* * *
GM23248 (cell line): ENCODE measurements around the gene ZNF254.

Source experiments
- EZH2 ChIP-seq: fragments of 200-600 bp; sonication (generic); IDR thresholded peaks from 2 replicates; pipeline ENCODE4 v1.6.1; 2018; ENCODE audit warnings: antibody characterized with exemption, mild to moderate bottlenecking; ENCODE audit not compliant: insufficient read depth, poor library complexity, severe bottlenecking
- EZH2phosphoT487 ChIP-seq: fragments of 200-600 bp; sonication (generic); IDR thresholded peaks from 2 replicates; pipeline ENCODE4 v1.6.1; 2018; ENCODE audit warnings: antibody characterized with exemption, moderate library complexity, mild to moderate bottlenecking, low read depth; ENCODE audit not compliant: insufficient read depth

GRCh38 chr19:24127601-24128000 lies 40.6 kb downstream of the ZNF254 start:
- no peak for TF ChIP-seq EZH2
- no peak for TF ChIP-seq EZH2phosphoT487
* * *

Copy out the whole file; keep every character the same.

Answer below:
GM23248 (cell line): ENCODE measurements around the gene ZNF254.

Source experiments
- EZH2 ChIP-seq: fragments of 200-600 bp; sonication (generic); IDR thresholded peaks from 2 replicates; pipeline ENCODE4 v1.6.1; 2018; ENCODE audit warnings: antibody characterized with exemption, mild to moderate bottlenecking; ENCODE audit not compliant: insufficient read depth, poor library complexity, severe bottlenecking
- EZH2phosphoT487 ChIP-seq: fragments of 200-600 bp; sonication (generic); IDR thresholded peaks from 2 replicates; pipeline ENCODE4 v1.6.1; 2018; ENCODE audit warnings: antibody characterized with exemption, moderate library complexity, mild to moderate bottlenecking, low read depth; ENCODE audit not compliant: insufficient read depth

GRCh38 chr19:24127601-24128000 lies 40.6 kb downstream of the ZNF254 start:
- no peak for TF ChIP-seq EZH2
- no peak for TF ChIP-seq EZH2phosphoT487